↓ Skip to main content

Using Friends as Sensors to Detect Global-Scale Contagious Outbreaks

Overview of attention for article published in PLoS ONE, April 2014
Altmetric Badge

About this Attention Score

  • In the top 5% of all research outputs scored by Altmetric
  • High Attention Score compared to outputs of the same age (99th percentile)
  • High Attention Score compared to outputs of the same age and source (99th percentile)

Mentioned by

news
9 news outlets
blogs
4 blogs
twitter
189 tweeters
facebook
2 Facebook pages
wikipedia
1 Wikipedia page
googleplus
9 Google+ users

Citations

dimensions_citation
43 Dimensions

Readers on

mendeley
152 Mendeley
citeulike
3 CiteULike
You are seeing a free-to-access but limited selection of the activity Altmetric has collected about this research output. Click here to find out more.
Title
Using Friends as Sensors to Detect Global-Scale Contagious Outbreaks
Published in
PLoS ONE, April 2014
DOI 10.1371/journal.pone.0092413
Pubmed ID
Authors

Manuel Garcia-Herranz, Esteban Moro, Manuel Cebrian, Nicholas A. Christakis, James H. Fowler

Abstract

Recent research has focused on the monitoring of global-scale online data for improved detection of epidemics, mood patterns, movements in the stock market political revolutions, box-office revenues, consumer behaviour and many other important phenomena. However, privacy considerations and the sheer scale of data available online are quickly making global monitoring infeasible, and existing methods do not take full advantage of local network structure to identify key nodes for monitoring. Here, we develop a model of the contagious spread of information in a global-scale, publicly-articulated social network and show that a simple method can yield not just early detection, but advance warning of contagious outbreaks. In this method, we randomly choose a small fraction of nodes in the network and then we randomly choose a friend of each node to include in a group for local monitoring. Using six months of data from most of the full Twittersphere, we show that this friend group is more central in the network and it helps us to detect viral outbreaks of the use of novel hashtags about 7 days earlier than we could with an equal-sized randomly chosen group. Moreover, the method actually works better than expected due to network structure alone because highly central actors are both more active and exhibit increased diversity in the information they transmit to others. These results suggest that local monitoring is not just more efficient, but also more effective, and it may be applied to monitor contagious processes in global-scale networks.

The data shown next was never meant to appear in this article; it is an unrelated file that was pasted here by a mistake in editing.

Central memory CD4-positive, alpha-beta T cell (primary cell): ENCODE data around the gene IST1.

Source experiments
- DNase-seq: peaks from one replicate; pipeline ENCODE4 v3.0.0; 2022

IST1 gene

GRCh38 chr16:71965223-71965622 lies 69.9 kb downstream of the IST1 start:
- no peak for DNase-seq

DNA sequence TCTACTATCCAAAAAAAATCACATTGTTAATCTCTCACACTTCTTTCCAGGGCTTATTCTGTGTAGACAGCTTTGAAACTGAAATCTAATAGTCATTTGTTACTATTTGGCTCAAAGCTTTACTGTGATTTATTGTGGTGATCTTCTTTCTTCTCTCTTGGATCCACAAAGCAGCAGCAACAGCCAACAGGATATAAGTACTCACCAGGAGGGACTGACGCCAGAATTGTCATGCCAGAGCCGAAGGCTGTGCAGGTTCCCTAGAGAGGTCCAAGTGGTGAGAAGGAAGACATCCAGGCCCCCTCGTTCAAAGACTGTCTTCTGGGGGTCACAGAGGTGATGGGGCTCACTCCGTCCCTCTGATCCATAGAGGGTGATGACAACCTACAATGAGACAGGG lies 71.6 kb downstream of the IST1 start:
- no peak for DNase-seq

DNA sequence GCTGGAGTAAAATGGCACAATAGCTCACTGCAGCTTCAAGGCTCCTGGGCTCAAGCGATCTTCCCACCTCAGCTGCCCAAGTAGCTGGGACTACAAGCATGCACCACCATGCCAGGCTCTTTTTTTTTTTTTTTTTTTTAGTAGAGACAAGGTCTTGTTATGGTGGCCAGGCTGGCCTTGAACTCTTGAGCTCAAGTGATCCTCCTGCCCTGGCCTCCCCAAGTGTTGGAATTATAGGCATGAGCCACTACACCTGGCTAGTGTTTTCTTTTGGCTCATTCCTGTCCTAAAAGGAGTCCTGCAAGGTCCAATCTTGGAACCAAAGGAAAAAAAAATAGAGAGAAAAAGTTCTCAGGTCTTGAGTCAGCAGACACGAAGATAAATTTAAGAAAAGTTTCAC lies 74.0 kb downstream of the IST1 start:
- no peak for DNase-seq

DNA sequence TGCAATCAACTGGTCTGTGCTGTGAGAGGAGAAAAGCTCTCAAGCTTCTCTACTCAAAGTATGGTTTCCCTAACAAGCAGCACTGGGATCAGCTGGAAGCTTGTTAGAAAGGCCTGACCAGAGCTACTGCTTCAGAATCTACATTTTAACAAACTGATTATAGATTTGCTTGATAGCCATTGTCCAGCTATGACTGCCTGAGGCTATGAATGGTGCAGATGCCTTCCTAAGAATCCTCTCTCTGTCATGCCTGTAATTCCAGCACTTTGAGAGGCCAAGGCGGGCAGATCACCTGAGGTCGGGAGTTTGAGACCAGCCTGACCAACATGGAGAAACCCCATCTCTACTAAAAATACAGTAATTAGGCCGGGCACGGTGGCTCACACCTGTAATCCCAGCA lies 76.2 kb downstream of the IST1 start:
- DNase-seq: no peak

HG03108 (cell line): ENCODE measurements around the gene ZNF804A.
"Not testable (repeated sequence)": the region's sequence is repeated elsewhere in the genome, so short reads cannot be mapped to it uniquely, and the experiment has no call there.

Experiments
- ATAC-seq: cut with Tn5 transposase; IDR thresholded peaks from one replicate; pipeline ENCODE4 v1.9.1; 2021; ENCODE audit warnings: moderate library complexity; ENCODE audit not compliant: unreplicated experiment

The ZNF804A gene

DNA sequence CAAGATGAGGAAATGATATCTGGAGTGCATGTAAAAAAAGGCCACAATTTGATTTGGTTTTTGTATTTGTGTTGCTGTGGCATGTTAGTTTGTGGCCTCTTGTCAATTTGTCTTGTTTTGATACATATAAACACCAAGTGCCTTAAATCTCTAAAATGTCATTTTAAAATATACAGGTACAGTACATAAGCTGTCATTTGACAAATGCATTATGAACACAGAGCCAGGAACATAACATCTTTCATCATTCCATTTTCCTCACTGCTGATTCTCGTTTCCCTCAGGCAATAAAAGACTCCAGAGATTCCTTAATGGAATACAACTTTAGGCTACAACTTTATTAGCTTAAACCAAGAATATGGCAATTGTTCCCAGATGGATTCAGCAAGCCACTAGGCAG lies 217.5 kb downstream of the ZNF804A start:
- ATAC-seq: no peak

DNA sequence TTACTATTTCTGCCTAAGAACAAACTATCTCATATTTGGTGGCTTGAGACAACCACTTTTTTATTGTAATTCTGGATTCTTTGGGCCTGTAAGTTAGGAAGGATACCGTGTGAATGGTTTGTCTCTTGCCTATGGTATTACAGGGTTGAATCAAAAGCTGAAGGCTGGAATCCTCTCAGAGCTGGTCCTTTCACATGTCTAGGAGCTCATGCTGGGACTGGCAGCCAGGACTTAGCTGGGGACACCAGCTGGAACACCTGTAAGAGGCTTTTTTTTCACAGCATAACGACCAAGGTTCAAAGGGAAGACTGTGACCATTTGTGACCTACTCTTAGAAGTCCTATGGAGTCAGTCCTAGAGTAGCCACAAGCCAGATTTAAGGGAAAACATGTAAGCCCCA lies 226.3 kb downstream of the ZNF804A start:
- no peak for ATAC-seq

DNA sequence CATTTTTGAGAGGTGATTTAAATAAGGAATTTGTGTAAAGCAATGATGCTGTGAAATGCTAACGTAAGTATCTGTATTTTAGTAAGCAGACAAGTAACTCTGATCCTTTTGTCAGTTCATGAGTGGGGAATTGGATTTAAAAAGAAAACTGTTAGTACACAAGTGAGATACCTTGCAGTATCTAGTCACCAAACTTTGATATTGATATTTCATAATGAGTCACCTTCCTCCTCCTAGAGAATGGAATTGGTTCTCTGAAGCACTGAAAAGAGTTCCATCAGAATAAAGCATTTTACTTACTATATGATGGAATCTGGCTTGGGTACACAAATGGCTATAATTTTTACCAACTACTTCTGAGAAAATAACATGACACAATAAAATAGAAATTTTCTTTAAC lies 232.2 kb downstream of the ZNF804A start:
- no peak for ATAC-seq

Twitter Demographics

The data shown below were collected from the profiles of 189 tweeters who shared this research output. Click here to find out more about how the information was compiled.

Mendeley readers

The data shown below were compiled from readership statistics for 152 Mendeley readers of this research output. Click here to see the associated Mendeley record.

Geographical breakdown

Country Count As %
Unknown 152 100%

Demographic breakdown

Readers by professional status Count As %
Unspecified 3 2%
Student > Ph. D. Student 2 1%
Student > Bachelor 2 1%
Professor > Associate Professor 2 1%
Researcher 1 <1%
Other 1 <1%
Unknown 141 93%
Readers by discipline Count As %
Unspecified 5 3%
Agricultural and Biological Sciences 3 2%
Medicine and Dentistry 2 1%
Social Sciences 1 <1%
Unknown 141 93%

Attention Score in Context

This research output has an Altmetric Attention Score of 251. This is our high-level measure of the quality and quantity of online attention that it has received. This Attention Score, as well as the ranking and number of research outputs shown below, was calculated when the research output was last mentioned on 16 May 2016.
All research outputs
#43,002
of 12,470,444 outputs
Outputs from PLoS ONE
#958
of 136,800 outputs
Outputs of similar age
#692
of 191,900 outputs
Outputs of similar age from PLoS ONE
#34
of 4,516 outputs
Altmetric has tracked 12,470,444 research outputs across all sources so far. Compared to these this one has done particularly well and is in the 99th percentile: it's in the top 5% of all research outputs ever tracked by Altmetric.
So far Altmetric has tracked 136,800 research outputs from this source. They typically receive a lot more attention than average, with a mean Attention Score of 11.7. This one has done particularly well, scoring higher than 99% of its peers.
Older research outputs will score higher simply because they've had more time to accumulate mentions. To account for age we can compare this Altmetric Attention Score to the 191,900 tracked outputs that were published within six weeks on either side of this one in any source. This one has done particularly well, scoring higher than 99% of its contemporaries.
We're also able to compare this research output to 4,516 others from the same source and published within six weeks on either side of this one. This one has done particularly well, scoring higher than 99% of its contemporaries.